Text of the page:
In Lewis v. Archbell, 199 N.C. 205, 154 S.E. 11 (1930), the plaintiff brought private action under this provision to recover damages for violation of the monopoly statute.Summary of this case from Mayton v. Hiatt's Used Cars
(Filed 2 July, 1930.)
Contracts A f — Plaintiff must show causal relation between violation of C. S., 2563 and injury in order to recover damages under C. S., 2574.
The statute, C. S., 2563, condemns a contract of sale only when such sale is made "upon the condition" that the purchaser shall not deal in the goods or merchandise of a competitor of the seller, and in order for a party to recover damages for a breach of the statute under the provisions of C. S., 2574, he must show a violation of the statute and a causal relation between the violation and injury to his business, and held: in this case, the cause should be submitted to the jury under proper instructions.
CIVIL ACTION, before Clement, J., at September Term, 1929, of MOORE.
Seawell Seawell for plaintiffs.
U. L. Spence for Norfolk Southern Railroad and D. B. Archbell.
W. R. Clegg for defendants, Fry and Garner.
The evidence tended to show that the plaintiffs, C. S. Lewis and J. M. Brown, were engaged in buying and selling crossties in a little village known as Hemp. The defendants, Fry and Garner, were also engaged in the same business in said village. The defendant Archbell was employed by his codefendant, Norfolk Southern Railroad Company, as chief tie and timber inspector for the territory in which the village of Hemp is located. The evidence further tended to show that Fry and Garner entered into a contract with its codefendant, Norfolk Southern Railroad Company through the defendant Archbell, according to the terms of which the Norfolk Southern agreed to buy crossties at Hemp, N.C. only from its codefendants, Fry and Garner, and Fry and Garner agreed not to sell ties to any other person, firm or corporation except Norfolk Southern. The Seaboard Air Line and also the P. N. Railroad bought ties at Hemp. There was also testimony to the effect that the defendant Garner stated that the firm of Fry and Garner had a contract with the Norfolk Southern Railroad and that in about two weeks they would "put the plaintiffs, Brown and Lewis, out of business."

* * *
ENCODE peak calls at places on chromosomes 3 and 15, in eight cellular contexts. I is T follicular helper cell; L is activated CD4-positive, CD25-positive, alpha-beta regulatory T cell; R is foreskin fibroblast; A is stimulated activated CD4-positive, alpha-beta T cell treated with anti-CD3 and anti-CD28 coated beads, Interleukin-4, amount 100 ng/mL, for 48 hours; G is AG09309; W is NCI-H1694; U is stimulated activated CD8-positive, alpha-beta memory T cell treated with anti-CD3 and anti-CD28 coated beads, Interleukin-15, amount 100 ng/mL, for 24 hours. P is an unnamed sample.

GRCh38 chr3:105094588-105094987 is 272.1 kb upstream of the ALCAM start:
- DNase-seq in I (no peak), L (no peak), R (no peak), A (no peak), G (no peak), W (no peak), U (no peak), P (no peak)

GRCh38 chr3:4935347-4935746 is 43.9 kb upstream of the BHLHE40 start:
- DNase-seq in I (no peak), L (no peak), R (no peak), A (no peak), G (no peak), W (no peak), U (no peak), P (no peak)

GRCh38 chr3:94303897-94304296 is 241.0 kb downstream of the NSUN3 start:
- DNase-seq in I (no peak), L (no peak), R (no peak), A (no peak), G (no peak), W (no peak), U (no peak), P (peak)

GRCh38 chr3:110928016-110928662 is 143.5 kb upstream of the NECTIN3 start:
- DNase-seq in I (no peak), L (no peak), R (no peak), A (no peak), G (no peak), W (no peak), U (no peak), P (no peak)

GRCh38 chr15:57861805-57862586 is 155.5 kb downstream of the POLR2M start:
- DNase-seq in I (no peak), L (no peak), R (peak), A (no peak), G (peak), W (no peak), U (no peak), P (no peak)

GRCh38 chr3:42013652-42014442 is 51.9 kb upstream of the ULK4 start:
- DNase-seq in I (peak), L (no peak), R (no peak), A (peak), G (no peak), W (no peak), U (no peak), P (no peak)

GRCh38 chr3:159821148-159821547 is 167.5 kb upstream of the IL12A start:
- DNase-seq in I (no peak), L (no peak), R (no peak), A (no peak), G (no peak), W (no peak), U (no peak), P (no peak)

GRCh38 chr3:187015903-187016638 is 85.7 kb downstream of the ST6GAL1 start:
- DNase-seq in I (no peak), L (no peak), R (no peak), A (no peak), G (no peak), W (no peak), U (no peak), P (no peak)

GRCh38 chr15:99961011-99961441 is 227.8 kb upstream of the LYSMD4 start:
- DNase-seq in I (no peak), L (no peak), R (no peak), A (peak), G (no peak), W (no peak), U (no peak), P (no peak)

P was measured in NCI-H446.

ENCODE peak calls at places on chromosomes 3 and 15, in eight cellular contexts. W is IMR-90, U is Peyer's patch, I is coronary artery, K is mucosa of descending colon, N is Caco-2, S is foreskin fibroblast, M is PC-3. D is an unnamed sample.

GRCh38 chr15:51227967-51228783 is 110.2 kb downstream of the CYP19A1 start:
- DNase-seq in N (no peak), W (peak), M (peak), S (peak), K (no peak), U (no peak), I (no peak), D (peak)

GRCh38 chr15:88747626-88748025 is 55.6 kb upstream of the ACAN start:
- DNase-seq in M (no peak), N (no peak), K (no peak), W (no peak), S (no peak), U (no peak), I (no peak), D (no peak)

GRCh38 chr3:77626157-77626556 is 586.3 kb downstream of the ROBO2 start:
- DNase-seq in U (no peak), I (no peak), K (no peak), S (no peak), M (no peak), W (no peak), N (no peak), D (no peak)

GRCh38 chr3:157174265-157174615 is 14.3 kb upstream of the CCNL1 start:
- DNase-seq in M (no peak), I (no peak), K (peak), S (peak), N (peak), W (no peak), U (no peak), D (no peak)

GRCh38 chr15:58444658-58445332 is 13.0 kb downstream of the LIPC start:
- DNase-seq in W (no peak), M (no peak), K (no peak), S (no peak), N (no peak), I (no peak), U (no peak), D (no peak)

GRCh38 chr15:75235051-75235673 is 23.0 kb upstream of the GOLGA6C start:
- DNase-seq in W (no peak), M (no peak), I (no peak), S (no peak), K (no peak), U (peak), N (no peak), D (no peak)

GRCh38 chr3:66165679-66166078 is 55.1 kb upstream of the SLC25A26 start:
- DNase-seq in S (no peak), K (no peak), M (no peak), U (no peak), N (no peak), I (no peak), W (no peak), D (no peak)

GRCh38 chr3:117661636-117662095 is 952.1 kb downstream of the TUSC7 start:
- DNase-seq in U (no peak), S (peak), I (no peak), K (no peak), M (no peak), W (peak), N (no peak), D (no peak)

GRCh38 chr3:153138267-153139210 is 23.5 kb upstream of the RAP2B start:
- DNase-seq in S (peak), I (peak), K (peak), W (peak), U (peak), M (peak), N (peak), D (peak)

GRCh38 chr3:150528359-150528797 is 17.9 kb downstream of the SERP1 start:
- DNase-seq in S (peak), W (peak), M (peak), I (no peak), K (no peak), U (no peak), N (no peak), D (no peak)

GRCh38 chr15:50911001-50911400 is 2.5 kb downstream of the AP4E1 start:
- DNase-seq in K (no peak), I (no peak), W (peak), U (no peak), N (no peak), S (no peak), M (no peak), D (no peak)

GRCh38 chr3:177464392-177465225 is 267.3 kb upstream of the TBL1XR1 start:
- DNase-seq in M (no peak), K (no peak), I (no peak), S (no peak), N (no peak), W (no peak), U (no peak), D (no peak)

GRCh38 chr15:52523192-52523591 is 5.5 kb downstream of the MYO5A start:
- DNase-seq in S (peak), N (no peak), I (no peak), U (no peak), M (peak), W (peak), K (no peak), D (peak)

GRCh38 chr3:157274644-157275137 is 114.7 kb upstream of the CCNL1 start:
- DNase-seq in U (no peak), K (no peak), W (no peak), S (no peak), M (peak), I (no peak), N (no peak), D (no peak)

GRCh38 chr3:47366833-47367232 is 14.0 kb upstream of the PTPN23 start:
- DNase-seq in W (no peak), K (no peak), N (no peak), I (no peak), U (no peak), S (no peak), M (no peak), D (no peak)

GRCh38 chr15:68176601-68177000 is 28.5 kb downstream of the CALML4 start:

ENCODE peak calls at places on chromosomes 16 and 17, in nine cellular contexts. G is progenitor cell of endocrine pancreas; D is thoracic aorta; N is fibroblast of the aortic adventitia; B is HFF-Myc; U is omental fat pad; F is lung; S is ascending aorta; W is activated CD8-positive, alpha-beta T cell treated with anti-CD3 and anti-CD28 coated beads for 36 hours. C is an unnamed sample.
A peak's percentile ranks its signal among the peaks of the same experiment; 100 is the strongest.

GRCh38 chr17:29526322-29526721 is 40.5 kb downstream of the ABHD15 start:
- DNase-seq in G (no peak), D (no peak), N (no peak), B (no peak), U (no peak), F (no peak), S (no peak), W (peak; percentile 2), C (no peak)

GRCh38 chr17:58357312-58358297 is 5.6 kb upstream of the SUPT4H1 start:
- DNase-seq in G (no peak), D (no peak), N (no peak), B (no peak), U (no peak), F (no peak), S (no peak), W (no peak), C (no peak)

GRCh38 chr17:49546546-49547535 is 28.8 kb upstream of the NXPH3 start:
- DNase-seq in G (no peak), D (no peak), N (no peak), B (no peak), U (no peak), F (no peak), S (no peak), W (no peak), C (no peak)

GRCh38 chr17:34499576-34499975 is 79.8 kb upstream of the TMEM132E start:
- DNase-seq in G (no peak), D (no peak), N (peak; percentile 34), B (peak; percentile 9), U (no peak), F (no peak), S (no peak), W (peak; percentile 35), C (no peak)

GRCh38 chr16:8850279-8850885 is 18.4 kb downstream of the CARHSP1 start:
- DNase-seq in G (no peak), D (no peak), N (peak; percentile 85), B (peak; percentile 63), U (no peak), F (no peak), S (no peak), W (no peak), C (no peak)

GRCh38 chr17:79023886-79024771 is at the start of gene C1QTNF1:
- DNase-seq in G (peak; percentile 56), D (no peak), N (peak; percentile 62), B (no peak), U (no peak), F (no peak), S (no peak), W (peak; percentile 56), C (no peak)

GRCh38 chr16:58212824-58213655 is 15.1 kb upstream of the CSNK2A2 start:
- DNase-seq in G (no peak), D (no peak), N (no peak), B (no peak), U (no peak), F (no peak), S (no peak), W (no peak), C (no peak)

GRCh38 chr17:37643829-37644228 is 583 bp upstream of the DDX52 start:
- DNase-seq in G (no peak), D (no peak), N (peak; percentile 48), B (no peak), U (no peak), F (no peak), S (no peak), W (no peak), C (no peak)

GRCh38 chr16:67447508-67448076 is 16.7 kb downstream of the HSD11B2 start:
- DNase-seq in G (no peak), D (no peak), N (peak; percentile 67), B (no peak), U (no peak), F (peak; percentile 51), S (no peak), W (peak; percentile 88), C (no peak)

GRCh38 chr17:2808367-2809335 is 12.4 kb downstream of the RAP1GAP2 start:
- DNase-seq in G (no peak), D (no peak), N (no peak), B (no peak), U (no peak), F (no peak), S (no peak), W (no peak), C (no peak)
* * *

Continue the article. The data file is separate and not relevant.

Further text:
Plaintiffs alleged that by reason of the contract aforesaid they were compelled to quit business at Hemp, North Carolina, and that their business was injured, broken up or destroyed.
At the conclusion of the evidence the trial judge nonsuited the action and plaintiffs appealed.
The plaintiffs and the defendants, Fry and Garner, were the sole crosstie dealers or brokers at Hemp, which is a small village. Consequently they were competitors. There was evidence tending to show that the defendants, Fry and Garner, and Norfolk Southern Railroad Company, through its agent, the defendant Archbell, entered into an agreement whereby Fry and Garner contracted to sell crossties only to said railroad company, and said company contracted to purchase ties only from Fry and Garner.
These facts raise the following question of law: Does said contract violate C. S., 2563, so as to create a cause of action for damages under C. S., 2574?
C. S., 2563, subsection 2, provides in substance that it shall be unlawful to sell any goods, wares or merchandise in this state upon the condition that the purchaser thereof shall not deal in the goods, wares or merchandise of a competitor or business rival of the seller. C. S., 2574, provides that if the business of any person shall be injured or destroyed by reason of the violation of the monopoly statute (same being C. S., 2559 to 2574 inclusive) that the party so injured shall have the right to institute an action for damages.
It is obvious that the mere violation of the statute will not warrant a recovery of damages. The burden is upon the complaining party to show by competent evidence that his business has been broken up, destroyed or injured as the proximate result of such violation. Moreover, the defendants, Fry and Garner, would have the right to contract to sell the entire output of crossties to any single purchaser and such purchaser would have the right to purchase ties from only one seller. The statute condemns the contract of sale only in the event such sale is made "upon the condition" that the purchaser shall not deal in the goods or merchandise of a competitor of the seller.
There is some evidence of a violation of C. S., 2563, subsection 2, and some evidence that the business of plaintiffs declined. Whether there be a causal relation between the violation of the statute and the injury complained of is an issue of fact for a jury; that is to say, if the defendants, Fry and Garner, being competitors of plaintiffs, agreed to sell their entire output of crossties to the defendant railroad "upon the condition" that the defendant railroad should not buy ties from the plaintiffs and as a result thereof the plaintiffs' business was broken up, destroyed or injured, the plaintiffs would be entitled to recover; but if no such contract was made, the plaintiffs would not be entitled to recover, or if such contract was made and the business of plaintiffs declined or plaintiffs were forced out of business for other reasons and not as the proximate result of contract, then in such event the plaintiffs are not entitled to recover.
However, upon the record as now presented we are of the opinion and so hold that the cause should be submitted to a jury with proper instructions from the court.